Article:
Can Libraries Competein a Digital Age?Steve Coffman -- LSSI
Our Efforts To Date …Mobile Benchmark Data for the EU5 Market, 3 Month Average EndingMarch 2012 (Total EU5 - DE, FR, IT, ES and UK - Age 13+):USED SMARTPHONE- EU5: 47.6%- France: 44.7%- Germany: 41.0%- Italy: 45.3%- Spain -- 55.2%- UK: 55.0%
eBooks• Major publishers don’t want us to have them• We don’t own those we can get• Our systems are clunky• But the real problem is … it is really questionable what value we can add in an ebook marketplace where … • Others already have much larger collections than we do .. Google (20M+), Amazon (1M+) • There’s a huge amount of free material around and you don’t have to take it back • The average price of what you do have to pay for is around $7 • Others like Amazon (Kindle Owners Lending Library), Audible, and maybe someday Netflix are capable of offering library-like services if they are needed• So why would you go to a library, when you can get a lot more of it, almost as cheaply and a lot more conveniently … from others?
The digital library has arrived …• Digital Library we all dreamed off has been created all right• We helped to make it, but it is not ours • Books by Google, Amazon and Apple • Reference by Google and the Web • Library 2.0 by GoodReads, LibraryThing and many others • And the smartphone, Kindle and iPad are providing access to it all
Post-print futures?Parlay roles we played in the library into valuable servies we can offer ourcommunities when they no longer need our books• Maker Spaces• Gadget Gurus• Community Convenors• Publishers• “Help improve society by facilitating the creation of knowledge in their communities” David Lankes
Great, so where does that leave us?• Public and Academic Libraries in the USPublic and Academic Libraries in the Spain •80 millionbooks 2 billion books Over 8,900 buildings to house them (almost half as many as in the US with only 15% of the US population) •209, 491,651 people walking through the doors Over 20,000 buildings to house them each year to get them (and growing) Users up 10.9% since 2008 • 1.6 billion people walking through our doors each year to get them (and growing) public Visits up 5.7% since 2008 (particularly in libraries) Loans of printed books up 15.8% for public libraries and 9.2% for academic libraries since 2008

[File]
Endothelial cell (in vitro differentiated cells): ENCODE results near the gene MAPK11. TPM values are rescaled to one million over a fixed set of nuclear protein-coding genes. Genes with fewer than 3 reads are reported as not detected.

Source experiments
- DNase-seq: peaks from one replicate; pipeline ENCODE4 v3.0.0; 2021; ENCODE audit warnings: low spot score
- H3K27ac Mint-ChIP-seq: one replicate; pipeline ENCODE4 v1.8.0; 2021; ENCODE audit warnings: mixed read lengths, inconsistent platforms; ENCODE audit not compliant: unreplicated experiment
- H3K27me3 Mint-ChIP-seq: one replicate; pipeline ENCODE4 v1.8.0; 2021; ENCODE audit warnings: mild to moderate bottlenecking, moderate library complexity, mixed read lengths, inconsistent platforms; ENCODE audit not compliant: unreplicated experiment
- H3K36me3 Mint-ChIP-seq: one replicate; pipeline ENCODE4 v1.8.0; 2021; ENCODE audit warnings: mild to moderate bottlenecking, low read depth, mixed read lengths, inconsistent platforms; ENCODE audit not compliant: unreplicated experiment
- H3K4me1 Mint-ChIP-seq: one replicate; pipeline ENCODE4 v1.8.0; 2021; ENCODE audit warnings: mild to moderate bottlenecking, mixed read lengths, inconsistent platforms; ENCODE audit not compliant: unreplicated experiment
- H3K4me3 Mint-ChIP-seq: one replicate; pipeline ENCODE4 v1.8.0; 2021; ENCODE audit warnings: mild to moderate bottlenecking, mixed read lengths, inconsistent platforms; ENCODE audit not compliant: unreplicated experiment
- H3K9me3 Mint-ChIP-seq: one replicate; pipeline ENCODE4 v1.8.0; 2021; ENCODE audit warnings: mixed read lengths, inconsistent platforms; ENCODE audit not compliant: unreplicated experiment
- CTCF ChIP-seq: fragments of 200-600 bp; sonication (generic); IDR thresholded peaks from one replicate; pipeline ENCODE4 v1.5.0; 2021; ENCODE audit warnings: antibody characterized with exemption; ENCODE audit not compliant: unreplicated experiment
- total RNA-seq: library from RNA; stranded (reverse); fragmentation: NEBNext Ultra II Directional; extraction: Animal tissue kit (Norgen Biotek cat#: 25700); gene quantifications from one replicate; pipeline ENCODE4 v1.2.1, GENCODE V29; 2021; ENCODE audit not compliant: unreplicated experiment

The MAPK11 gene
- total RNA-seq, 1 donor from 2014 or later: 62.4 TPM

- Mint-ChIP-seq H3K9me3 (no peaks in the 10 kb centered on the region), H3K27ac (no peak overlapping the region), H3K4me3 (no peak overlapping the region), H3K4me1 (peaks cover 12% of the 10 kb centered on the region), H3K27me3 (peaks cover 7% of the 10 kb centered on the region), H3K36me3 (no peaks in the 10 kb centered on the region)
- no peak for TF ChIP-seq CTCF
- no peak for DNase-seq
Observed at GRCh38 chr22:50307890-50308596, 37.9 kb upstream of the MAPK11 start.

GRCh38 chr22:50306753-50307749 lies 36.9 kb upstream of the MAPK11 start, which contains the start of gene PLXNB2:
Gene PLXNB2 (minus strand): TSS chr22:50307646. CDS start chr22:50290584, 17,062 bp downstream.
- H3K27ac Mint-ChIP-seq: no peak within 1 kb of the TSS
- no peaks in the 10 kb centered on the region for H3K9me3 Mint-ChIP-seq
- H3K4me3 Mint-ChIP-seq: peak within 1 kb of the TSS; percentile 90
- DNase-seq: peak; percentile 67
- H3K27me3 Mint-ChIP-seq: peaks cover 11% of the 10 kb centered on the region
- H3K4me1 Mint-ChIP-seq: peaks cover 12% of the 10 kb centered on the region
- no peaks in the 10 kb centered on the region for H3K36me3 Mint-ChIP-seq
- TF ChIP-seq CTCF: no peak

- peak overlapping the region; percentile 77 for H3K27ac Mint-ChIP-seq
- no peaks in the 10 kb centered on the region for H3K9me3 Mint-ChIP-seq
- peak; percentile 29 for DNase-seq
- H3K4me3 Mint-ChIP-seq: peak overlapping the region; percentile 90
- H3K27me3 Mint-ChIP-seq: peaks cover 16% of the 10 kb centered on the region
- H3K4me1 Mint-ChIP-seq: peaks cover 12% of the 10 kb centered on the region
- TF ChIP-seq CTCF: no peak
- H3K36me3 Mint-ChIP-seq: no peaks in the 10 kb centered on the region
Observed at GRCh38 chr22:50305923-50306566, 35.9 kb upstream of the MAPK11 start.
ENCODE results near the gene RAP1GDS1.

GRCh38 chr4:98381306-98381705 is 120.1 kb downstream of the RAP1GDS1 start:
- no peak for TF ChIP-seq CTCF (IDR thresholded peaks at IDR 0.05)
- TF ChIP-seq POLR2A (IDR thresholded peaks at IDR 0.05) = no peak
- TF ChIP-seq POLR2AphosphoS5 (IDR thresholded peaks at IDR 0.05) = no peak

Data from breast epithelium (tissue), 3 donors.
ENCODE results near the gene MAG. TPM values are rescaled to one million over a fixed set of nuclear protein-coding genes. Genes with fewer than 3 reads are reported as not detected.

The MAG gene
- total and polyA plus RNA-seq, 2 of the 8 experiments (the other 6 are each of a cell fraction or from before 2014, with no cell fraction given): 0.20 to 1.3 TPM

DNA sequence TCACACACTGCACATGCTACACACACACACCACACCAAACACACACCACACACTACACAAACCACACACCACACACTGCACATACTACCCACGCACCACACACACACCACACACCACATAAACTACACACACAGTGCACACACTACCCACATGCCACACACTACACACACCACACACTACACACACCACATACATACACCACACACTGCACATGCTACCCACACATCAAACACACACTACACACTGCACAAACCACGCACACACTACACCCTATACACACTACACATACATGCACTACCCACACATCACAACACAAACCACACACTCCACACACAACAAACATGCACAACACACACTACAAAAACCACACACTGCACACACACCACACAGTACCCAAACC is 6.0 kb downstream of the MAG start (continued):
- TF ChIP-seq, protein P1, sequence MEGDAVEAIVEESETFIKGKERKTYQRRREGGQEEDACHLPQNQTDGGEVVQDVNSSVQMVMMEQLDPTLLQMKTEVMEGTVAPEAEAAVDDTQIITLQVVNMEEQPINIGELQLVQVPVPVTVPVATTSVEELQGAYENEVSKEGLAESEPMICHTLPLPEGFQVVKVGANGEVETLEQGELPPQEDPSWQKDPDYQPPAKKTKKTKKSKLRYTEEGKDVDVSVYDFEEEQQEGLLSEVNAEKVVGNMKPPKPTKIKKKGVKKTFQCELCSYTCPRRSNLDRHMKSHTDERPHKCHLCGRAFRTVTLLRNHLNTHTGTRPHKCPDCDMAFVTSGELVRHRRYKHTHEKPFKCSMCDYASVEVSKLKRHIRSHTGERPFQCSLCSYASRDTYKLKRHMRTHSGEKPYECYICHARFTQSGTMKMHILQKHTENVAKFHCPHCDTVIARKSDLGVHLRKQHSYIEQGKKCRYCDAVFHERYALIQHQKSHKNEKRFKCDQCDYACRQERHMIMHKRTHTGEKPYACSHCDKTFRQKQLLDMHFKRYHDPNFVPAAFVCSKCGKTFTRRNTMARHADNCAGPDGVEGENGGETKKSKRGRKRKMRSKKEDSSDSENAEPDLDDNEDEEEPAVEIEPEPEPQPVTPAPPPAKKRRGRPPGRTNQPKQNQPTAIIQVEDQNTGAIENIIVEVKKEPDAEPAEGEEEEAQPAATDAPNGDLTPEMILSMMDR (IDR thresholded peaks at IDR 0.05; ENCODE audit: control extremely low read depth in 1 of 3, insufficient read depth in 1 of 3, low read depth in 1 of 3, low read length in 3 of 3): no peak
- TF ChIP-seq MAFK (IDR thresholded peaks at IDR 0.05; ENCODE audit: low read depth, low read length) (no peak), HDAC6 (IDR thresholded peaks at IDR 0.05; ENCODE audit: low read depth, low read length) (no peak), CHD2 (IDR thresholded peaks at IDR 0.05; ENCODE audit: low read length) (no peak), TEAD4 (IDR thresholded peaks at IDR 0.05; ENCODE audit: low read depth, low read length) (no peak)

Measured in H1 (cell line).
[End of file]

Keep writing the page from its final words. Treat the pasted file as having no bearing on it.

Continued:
There may never be a better time 190,502 2007 2007 New American Book Titles 1880-2011 2007 347,178 2011 2007
Not so bad in Spain either Number of New Titles Published in Spain 1993-2011 – from INE database
So does that mean just keep on doin’what we’ve been doin’? (Gary Coleman – Avenue Q) Don’t Apologize Focus Your Resources • Budget • Staff • Programs
It’s the same Only 12Fix inefficient distribution system in Spain Only 12 cents cents on Books on Books ;-( ;-(• New technologies make it possible to improve that balance sheet • Cataloging • ILL • Collection Development • Reference • Service Points
We Don’t Know the Answer YetFor the past 50 years libraries and librarians have been struggling to adapt to thedigital revolution that has shaken the world of books and publishing to its very coreThe dust has not yet settled and there are many things that we don’t yet know• Will people still want to read print?• Will everything go digital?• And if so when?But La Central is facing that same futureAnd he has made a very large bet the print books will remain important• “Los libreros clasicos tenemos poco juego en el campo de las ventas digitales y ante los monstruos globales; solo nos queda la dimension fisica, la libreria como un lugar donde se encuentran personas realees con objectos concretos y en momentos especificos” -- Antonio Ramirez, fundador de La CentralI say to you .. It is the same for libraries. We if we are to have any hope ofsucceeding in a digital age, we need to make that same bet.